Journal of Biological Chemistry 12/2010; 286(9):6999-7009. · 4.65 Impact Factor
  • Yasuo Yamauchi, Yukihiro Sugimoto
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    ABSTRACT: Previously we observed that the oxygen-evolving complex 33 kDa protein (OEC33) which stabilizes the Mn cluster in photosystem II (PSII), was modified with malondialdehyde (MDA), an end-product of peroxidized polyunsaturated fatty acids, and the modification increased in heat-stressed plants (Yamauchi et al. 2008). In this study, we examined whether the modification of OEC33 with MDA affects its binding to the PSII complex and causes inactivation of the oxygen-evolving complex. Purified OEC33 and PSII membranes that had been removed of extrinsic proteins of the oxygen-evolving complex (PSIIOEE) of spinach (Spinacia oleracea) were separately treated with MDA. The binding was diminished when both OEC33 and PSIIOEE were modified, but when only OEC33 or PSIIOEE was treated, the binding was not impaired. In the experiment using thylakoid membranes, release of OEC33 from PSII and corresponding loss of oxygen-evolving activity were observed when thylakoid membranes were treated with MDA at 40 degrees C but not at 25 degrees C. In spinach leaves treated at 40 degrees C under light, maximal efficiency of PSII photochemistry (F(v)/F(m) ratio of chlorophyll fluorescence) and oxygen-evolving activity decreased. Simultaneously, MDA contents in heat-stressed leaves increased, and OEC33 and PSII core proteins including 47 and 43 kDa chlorophyll-binding proteins were modified with MDA. In contrast, these changes were to a lesser extent at 40 degrees C in the dark. These results suggest that MDA modification of PSII proteins causes release of OEC33 from PSII and it is promoted in heat and oxidative conditions.
    Planta 02/2010; 231(5):1077-88. · 3.35 Impact Factor
  • ChemInform 01/2010; 30(10).
  • ChemInform 01/2010; 32(37).
  • Hiroaki Ueda, Yukihiro Sugimoto
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    ABSTRACT: The root parasitic plant, Striga hermonthica, constrains the production of several agronomically important poaceous crops in the arid and semiarid tropical regions of Sub-Saharan Africa. The parasite is incompatible with the model legume, Lotus japonicus. Studies at the molecular and metabolic levels have revealed that expression of the genes involved in the biosynthesis of vestitol, a legume-specific phytoalexin, was highly up-regulated in L. japonicus roots challenged with S. hermonthica. High-performance liquid chromatography and mass spectroscopy confirmed the presence of vestitol in the exudate released from L. japonicus roots inoculated with S. hermonthica seedlings. Fluorescence, similar to that emitted by authentic vestitol, was displayed on the surface of L. japonicus roots to which successful attachment of S. hermonthica had been achieved. Vestitol exerted a limited inhibitory effect on S. hermonthica germination, but it significantly inhibited seedling growth. These results indicate that vestitol biosynthesis in L. japonicus was induced by S. hermonthica attachment and that vestitol contributed, at least in part, to the host's defence mechanism and acted as a chemical barrier against the intrusion of the parasite.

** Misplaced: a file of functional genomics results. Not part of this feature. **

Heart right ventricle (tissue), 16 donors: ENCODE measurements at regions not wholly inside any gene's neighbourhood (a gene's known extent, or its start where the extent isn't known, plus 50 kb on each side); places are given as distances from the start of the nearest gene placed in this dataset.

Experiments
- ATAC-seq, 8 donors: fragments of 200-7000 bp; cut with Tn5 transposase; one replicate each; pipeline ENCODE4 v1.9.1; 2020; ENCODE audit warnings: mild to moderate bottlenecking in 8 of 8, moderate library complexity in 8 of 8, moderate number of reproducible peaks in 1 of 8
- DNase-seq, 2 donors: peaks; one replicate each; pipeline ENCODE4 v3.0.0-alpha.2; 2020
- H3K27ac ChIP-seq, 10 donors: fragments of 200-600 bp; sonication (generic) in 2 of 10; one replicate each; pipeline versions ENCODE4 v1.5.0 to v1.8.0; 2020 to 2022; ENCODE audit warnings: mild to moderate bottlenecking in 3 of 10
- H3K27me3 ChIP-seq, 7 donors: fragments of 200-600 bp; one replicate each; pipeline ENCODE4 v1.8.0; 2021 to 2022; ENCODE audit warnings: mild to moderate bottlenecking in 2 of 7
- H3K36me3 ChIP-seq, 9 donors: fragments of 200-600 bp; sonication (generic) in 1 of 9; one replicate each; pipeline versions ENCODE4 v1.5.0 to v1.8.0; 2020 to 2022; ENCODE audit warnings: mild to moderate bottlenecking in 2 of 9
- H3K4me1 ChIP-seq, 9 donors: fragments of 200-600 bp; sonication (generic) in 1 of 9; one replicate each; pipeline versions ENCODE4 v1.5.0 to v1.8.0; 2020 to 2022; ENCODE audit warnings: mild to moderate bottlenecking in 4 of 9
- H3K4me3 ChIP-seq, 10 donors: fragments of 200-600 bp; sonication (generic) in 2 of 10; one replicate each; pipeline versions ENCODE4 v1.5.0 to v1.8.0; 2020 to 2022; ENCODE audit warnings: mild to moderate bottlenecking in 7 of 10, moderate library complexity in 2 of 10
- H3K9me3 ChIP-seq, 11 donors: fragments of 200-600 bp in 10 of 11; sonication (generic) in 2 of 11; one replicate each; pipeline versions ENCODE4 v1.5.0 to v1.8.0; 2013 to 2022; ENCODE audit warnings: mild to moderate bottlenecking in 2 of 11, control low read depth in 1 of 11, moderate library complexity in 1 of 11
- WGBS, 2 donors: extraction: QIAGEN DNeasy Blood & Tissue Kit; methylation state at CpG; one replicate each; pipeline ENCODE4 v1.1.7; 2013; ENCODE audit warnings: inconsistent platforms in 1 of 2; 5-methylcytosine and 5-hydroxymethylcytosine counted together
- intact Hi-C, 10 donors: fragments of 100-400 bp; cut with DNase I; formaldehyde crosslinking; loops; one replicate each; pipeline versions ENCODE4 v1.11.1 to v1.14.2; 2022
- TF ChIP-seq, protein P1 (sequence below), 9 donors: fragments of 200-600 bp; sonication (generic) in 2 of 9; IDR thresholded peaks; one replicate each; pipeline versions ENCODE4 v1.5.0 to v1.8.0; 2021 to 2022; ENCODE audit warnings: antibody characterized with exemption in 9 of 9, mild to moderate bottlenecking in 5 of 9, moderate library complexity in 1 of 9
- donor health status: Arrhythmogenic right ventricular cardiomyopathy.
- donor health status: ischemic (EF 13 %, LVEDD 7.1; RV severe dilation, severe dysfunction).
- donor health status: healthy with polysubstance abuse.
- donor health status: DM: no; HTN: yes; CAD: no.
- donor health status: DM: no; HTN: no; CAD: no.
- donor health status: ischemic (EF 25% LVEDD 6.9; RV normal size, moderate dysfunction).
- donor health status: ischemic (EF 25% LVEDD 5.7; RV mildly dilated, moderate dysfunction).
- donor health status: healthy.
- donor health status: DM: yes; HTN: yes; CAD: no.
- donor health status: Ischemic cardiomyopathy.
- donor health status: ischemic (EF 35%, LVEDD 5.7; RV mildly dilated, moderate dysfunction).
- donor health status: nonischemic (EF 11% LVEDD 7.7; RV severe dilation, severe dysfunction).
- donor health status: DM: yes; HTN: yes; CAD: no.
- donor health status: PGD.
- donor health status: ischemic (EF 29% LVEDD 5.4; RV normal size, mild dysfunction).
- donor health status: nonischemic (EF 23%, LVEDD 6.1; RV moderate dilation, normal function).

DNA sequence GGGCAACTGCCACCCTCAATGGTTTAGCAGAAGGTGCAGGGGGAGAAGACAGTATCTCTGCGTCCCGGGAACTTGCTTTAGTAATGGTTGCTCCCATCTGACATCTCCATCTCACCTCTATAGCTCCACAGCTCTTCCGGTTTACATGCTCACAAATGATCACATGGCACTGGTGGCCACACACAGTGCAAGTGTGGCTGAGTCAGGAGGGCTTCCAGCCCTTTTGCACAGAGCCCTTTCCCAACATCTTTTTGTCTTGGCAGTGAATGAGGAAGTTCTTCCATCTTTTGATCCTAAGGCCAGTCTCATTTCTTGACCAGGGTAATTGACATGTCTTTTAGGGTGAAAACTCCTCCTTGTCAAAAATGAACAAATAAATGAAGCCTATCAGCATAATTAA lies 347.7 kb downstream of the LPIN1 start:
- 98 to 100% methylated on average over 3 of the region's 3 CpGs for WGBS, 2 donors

Bioscience Biotechnology and Biochemistry 01/2010; 74(8):1662-7. · 1.27 Impact Factor
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    ABSTRACT: Dechlorodauricumine (5) and dechloroacutumine (6) were converted to miharumine (7) and dechloroacutumidine (8), respectively, by a cell-free preparation from cultured roots of Menispermum dauricum in the presence of FAD. The structures of 7 and 8 were elucidated on the basis of spectroscopic analyses and chemical conversion.
    Bioscience Biotechnology and Biochemistry 03/2009; 73(2):440-2. · 1.27 Impact Factor
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    ABSTRACT: Metabolites of the fungus Fusarium solani (Sud 96) inhibited Striga hermonthica germination induced by the germination stimulant GR24. The active principles were identified as trichothecenes acuminatin, neosolaniol, 8-acetylneosolaniol, and tetraacetoxy T-2 tetraol (neosolaniol diacetate) on the basis of their chromatographic behavior and nuclear magnetic resonance and mass spectra. Inhibitory activity of the four trichothecenes against Striga germination increased with acetylation of the hydroxyl moieties. The most abundant inhibitor produced by the fungus, 8-acetylneosolaniol, completely inhibited Striga germination at 24 μM. The fungal toxin did not affect the germination of sorghum, a host crop, but retarded root and shoot elongation of the seedlings by 60 and 30%, respectively, at the same concentration. Nomenclature: Fusarium solani (Mart.) Sacc.; sorghum, Sorghum bicolor (L.) Moench; Striga hermonthica (Del.) Benth.
    Weed Science 01/2009; · 1.76 Impact Factor